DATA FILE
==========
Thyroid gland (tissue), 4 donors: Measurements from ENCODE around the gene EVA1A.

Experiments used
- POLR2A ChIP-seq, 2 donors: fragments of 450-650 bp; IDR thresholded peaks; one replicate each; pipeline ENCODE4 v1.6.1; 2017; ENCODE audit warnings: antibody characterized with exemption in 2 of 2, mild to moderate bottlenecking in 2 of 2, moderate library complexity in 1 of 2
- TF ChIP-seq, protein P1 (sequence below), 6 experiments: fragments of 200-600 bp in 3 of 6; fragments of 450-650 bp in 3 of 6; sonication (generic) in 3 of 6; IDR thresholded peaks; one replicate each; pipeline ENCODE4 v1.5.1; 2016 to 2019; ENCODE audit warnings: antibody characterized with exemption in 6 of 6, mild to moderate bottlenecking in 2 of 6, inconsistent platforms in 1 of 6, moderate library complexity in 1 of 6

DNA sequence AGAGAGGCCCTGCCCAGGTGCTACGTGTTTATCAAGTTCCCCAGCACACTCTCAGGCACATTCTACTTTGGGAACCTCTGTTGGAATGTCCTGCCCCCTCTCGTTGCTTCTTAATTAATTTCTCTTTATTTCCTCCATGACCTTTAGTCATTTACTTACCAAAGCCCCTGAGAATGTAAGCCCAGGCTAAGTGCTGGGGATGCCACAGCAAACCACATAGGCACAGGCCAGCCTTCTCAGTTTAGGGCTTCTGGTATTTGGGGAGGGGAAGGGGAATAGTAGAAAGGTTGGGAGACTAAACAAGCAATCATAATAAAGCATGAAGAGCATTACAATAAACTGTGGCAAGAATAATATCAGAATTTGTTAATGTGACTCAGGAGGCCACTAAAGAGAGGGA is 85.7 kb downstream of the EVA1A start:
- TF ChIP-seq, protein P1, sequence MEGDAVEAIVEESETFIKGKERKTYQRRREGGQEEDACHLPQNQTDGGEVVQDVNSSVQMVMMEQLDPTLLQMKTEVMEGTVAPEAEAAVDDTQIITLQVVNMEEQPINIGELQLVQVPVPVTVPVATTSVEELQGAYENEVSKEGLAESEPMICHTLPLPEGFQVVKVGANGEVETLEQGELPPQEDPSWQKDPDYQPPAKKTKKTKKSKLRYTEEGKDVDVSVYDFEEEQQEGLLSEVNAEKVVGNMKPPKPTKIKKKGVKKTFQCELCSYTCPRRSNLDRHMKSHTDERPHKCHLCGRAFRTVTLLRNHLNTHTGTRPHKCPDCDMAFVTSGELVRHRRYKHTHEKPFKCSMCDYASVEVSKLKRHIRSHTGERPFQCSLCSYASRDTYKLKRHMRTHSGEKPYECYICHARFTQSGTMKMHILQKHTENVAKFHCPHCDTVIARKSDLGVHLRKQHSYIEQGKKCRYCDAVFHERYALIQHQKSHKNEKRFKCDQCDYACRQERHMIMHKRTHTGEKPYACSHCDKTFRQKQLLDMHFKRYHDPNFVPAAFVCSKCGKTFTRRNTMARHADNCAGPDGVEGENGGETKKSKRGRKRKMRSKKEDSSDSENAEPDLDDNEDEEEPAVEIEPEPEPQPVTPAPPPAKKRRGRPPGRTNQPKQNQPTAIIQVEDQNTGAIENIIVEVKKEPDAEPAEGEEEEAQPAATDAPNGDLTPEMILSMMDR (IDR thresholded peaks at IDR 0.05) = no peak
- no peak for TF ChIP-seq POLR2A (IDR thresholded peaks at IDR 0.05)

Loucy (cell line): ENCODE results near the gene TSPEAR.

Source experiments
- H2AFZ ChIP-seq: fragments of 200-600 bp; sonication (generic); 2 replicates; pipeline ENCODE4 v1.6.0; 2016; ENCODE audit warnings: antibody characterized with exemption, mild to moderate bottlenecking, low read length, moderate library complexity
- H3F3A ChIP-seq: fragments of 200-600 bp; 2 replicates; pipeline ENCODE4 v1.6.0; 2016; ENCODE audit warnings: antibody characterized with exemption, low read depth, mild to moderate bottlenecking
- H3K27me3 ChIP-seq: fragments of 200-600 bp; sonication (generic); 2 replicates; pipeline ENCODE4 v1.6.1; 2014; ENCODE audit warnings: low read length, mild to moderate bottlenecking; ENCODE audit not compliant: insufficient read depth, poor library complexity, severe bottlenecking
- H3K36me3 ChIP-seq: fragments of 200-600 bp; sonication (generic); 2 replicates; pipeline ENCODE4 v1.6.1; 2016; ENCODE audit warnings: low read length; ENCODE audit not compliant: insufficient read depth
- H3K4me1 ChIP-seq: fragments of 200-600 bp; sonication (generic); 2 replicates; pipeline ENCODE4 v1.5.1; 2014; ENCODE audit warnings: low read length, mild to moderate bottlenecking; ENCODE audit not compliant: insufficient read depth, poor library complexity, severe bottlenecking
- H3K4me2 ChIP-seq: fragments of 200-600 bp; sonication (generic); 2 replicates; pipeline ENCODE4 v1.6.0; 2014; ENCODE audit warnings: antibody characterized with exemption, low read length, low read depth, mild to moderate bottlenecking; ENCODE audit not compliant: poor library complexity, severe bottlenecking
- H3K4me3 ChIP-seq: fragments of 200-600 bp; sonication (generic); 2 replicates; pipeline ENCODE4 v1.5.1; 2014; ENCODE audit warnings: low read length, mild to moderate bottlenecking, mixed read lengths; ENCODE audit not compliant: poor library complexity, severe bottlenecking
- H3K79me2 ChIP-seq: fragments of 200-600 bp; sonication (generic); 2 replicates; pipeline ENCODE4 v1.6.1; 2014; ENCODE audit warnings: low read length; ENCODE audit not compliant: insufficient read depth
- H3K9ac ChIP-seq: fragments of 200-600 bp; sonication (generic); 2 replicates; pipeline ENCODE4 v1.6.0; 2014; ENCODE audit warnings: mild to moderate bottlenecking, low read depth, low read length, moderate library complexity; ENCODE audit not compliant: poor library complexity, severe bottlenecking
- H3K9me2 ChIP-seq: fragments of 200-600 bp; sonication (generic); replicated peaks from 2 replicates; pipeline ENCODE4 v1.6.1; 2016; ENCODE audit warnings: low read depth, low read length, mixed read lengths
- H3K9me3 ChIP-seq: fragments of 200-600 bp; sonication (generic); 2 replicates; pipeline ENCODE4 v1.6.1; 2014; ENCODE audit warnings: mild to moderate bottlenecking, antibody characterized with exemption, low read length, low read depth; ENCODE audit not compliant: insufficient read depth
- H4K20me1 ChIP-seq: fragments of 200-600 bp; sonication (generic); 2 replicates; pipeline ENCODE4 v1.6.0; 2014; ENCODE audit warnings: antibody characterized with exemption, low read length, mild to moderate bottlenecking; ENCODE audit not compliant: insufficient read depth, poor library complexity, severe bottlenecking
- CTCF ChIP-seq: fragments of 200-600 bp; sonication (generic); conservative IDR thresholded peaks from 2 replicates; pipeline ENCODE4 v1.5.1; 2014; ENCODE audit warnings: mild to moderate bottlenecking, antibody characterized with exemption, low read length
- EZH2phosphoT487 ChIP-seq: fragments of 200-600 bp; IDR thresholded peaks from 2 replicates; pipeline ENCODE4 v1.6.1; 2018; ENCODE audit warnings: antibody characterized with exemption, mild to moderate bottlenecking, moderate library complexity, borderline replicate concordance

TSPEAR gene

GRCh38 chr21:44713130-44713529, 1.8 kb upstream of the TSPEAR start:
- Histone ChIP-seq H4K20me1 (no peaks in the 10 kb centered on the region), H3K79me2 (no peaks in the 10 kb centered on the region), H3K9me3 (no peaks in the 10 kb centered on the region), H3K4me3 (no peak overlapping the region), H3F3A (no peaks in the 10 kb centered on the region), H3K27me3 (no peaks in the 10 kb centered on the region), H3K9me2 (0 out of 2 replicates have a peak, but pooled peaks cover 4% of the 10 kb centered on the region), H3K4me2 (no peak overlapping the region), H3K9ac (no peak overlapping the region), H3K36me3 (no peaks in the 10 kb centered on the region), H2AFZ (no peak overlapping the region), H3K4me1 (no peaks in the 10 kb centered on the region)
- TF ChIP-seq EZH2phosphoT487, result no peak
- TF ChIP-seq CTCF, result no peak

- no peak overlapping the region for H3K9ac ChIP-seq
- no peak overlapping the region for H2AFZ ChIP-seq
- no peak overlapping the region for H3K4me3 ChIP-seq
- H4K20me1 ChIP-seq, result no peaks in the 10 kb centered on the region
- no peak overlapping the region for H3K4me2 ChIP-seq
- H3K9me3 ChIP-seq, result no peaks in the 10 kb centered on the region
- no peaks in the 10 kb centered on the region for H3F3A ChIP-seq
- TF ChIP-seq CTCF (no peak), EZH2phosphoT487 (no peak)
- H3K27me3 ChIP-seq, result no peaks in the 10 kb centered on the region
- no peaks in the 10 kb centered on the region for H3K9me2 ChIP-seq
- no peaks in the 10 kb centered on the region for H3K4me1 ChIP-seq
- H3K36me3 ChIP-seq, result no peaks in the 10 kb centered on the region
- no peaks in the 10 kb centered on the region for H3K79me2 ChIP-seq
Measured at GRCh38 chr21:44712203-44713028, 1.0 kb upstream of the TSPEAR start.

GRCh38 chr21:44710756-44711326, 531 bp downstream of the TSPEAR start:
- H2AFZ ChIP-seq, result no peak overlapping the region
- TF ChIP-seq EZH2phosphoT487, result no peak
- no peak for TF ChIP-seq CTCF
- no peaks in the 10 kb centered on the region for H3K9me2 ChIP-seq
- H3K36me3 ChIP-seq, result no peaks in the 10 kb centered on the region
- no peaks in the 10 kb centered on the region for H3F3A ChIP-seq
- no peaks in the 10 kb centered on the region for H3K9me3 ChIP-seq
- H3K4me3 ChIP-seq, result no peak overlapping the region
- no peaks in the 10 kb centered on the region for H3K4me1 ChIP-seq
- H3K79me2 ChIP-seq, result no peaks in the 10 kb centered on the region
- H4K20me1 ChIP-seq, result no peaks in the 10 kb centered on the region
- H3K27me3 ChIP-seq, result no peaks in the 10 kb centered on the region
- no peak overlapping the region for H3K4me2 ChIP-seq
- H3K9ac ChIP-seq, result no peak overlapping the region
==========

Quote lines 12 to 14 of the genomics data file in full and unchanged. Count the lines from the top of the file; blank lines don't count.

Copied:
- H3K27me3 ChIP-seq: fragments of 200-600 bp; sonication (generic); 2 replicates; pipeline ENCODE4 v1.6.1; 2014; ENCODE audit warnings: low read length, mild to moderate bottlenecking; ENCODE audit not compliant: insufficient read depth, poor library complexity, severe bottlenecking
- H3K36me3 ChIP-seq: fragments of 200-600 bp; sonication (generic); 2 replicates; pipeline ENCODE4 v1.6.1; 2016; ENCODE audit warnings: low read length; ENCODE audit not compliant: insufficient read depth
- H3K4me1 ChIP-seq: fragments of 200-600 bp; sonication (generic); 2 replicates; pipeline ENCODE4 v1.5.1; 2014; ENCODE audit warnings: low read length, mild to moderate bottlenecking; ENCODE audit not compliant: insufficient read depth, poor library complexity, severe bottlenecking